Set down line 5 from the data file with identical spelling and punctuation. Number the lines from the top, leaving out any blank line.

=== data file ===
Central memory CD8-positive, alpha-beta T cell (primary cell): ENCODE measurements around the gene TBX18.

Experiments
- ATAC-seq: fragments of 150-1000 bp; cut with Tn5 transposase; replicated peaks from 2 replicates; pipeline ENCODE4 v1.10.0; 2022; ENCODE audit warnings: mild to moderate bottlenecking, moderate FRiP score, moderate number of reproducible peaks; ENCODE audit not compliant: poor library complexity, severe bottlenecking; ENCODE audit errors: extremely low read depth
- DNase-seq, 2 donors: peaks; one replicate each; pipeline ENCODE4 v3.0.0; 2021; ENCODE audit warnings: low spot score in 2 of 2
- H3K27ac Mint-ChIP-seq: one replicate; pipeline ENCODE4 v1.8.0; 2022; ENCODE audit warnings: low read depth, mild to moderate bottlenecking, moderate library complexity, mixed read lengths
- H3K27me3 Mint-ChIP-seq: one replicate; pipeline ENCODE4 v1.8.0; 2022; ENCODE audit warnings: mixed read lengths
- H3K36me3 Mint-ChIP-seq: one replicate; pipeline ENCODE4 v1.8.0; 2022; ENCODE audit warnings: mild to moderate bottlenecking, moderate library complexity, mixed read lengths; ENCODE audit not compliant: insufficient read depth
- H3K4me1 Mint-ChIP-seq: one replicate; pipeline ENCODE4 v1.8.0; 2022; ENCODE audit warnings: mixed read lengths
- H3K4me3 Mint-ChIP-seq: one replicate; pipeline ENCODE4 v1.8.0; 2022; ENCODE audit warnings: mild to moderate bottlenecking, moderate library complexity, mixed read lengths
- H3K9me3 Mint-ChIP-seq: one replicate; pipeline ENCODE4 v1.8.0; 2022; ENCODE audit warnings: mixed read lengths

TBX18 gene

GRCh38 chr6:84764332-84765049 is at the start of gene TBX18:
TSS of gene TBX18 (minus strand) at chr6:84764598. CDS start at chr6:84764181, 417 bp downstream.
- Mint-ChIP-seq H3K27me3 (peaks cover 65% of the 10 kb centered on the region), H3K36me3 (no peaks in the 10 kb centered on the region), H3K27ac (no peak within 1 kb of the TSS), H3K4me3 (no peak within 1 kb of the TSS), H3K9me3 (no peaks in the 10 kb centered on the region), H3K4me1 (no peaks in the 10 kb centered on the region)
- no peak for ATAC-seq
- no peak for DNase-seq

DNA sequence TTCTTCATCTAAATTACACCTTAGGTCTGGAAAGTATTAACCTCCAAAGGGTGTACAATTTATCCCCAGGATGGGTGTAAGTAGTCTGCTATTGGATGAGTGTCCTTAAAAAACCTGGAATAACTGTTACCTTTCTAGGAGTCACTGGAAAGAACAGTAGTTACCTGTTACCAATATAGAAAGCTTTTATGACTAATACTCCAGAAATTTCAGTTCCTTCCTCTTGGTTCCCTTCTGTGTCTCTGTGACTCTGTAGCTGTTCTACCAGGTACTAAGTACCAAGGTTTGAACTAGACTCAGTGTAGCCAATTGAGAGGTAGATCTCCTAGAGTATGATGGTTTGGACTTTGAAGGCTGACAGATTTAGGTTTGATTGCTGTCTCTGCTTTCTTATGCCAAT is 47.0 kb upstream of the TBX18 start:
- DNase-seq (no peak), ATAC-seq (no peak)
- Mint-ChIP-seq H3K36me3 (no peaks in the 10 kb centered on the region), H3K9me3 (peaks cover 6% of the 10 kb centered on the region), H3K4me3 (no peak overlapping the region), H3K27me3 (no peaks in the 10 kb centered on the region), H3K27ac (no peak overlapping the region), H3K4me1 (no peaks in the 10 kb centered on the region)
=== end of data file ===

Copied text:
- H3K27ac Mint-ChIP-seq: one replicate; pipeline ENCODE4 v1.8.0; 2022; ENCODE audit warnings: low read depth, mild to moderate bottlenecking, moderate library complexity, mixed read lengths